We were enjoying the view from the cliffs of Ulu Watu in Bali – it was a beautiful moment until…a slight interruption. Just then it occurred to me that I was surrounded by monkeys…and they seized the moment. I was photographing a monkey on the edge of the cliff, when another jumped on her from behind. Then two other monkeys having sex too. Then two more. Where am I?? Surprise – monkey sex.
These monkeys were in their natural habitat, so anything goes. Including this first photo. What, you’ve never seen monkeys having sex?
Forget doggystyle – this is monkey style!
Edit: I didn’t realize Monkey sex was a slang term, as reported on Urban Dictionary – “The communal act of rough …wild …passionate…primatial fornication. Usually accompanied with various vocal tones and frantic leg hmuping usually seen and heard from orangutans. It is also customary to wear “Planet of the Apes” costumes in order to successfully portray monkey sex”
A read said it reminded her of this video from Gawker, with monkey sex on the hood of a car. Read more...(274 words, 3 images, estimated 1:06 mins reading time)
Hiking through Bako National Park turned out to be an unexpected highlight of my trip. It’s a 10.5 square mile island with rainforests, secluded beaches with sandstone cliffs, waterfalls, jungle streams, and lots of wildlife (including about 150 of the aforementioned rare proboscis monkeys).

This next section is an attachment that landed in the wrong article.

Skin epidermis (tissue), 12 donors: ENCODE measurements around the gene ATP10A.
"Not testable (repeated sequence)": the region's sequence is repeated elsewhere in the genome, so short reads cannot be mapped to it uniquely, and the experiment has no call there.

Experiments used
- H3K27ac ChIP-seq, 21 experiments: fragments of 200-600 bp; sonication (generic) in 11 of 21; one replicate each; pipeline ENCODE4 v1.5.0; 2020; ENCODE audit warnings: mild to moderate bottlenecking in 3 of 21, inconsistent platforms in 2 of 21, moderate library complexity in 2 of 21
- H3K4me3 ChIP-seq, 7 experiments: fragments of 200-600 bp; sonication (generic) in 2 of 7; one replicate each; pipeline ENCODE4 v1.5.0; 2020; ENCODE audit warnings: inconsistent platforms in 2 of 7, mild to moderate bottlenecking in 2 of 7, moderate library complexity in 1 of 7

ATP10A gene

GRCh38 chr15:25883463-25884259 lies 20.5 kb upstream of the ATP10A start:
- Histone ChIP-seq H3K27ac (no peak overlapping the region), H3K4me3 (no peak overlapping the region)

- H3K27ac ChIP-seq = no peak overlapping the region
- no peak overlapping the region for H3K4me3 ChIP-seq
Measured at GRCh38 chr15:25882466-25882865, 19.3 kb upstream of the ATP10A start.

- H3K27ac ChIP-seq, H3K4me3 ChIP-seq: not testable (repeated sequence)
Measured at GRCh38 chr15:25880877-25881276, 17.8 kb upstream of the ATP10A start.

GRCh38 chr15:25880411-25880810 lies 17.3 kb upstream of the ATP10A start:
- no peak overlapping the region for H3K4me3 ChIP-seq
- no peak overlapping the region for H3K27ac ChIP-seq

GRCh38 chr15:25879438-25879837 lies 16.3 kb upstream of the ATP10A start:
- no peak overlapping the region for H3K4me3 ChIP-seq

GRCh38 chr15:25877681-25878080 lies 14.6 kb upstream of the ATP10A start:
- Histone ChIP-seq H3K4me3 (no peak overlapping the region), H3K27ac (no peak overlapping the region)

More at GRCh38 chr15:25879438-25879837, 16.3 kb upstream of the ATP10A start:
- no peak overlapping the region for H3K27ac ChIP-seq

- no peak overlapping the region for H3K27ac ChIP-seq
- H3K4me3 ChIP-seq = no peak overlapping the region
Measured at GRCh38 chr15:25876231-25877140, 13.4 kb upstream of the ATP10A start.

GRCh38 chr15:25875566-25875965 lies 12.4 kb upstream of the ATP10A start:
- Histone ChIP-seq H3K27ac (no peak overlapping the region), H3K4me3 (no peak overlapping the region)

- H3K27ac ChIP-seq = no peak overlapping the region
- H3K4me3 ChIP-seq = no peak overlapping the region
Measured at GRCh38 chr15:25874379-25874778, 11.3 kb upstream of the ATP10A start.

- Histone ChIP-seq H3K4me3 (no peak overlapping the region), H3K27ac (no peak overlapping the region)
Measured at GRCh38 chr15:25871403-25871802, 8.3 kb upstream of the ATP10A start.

The coast line was beautiful – millions of years of erosion of the sandstone have created a coastline of steep cliffs with brilliant colored patterns formed by iron deposition.
Monkeys were everywhere – mostly Long-tailed macaques and silver leaf monkeys. And of course the highlight was seeing rare probiscos monkeys . We also saw lizards and bearded pigs.
Bako National Park also has nearly every type of vegetation found in Borneo (25 distinct types). In a couple of days of trekking through the jungle trails, you can see “Beach vegetation, Cliff vegetation, Kerangas or heath Forest, Mangrove Forest, Mixed Dipterocarp Forest, Padang or Grasslands Vegetation and Peat Swamp Forest,” according to the official site.
Consider this a sneak preview of the sunsets I saw in Borneo – the ones in the next few posts were even better! Read more...(182 words, 6 images, estimated 44 secs reading time)
Proboscis monkeys: “they’re graceful, they can swim, and they’re in trouble,” according to National Geographic. I agree with the latter two of those statements. They’re surprising good swimmers and deforestation is certainly endangering their species. But graceful??
After a few days of observing them in the wild, I respectfully disagree (at least with the few dozen that I saw at Bako National Park in Borneo / Malaysia).
This proboscis monkey (below) started to swing from one branch to another, not realizing it couldn’t support his weight and promptly dropped to the ground, bounced, and tried it again with the next branch. You’d think that years of evolution might help them in this area. They only have 10.5 square miles to explore, so I’d assume they’d get to know the terrain fairly well. Even worse, the larger proboscis monkey behind him followed his lead, with the same result.
[I’m going through the videos I shot and will post the live action demo then]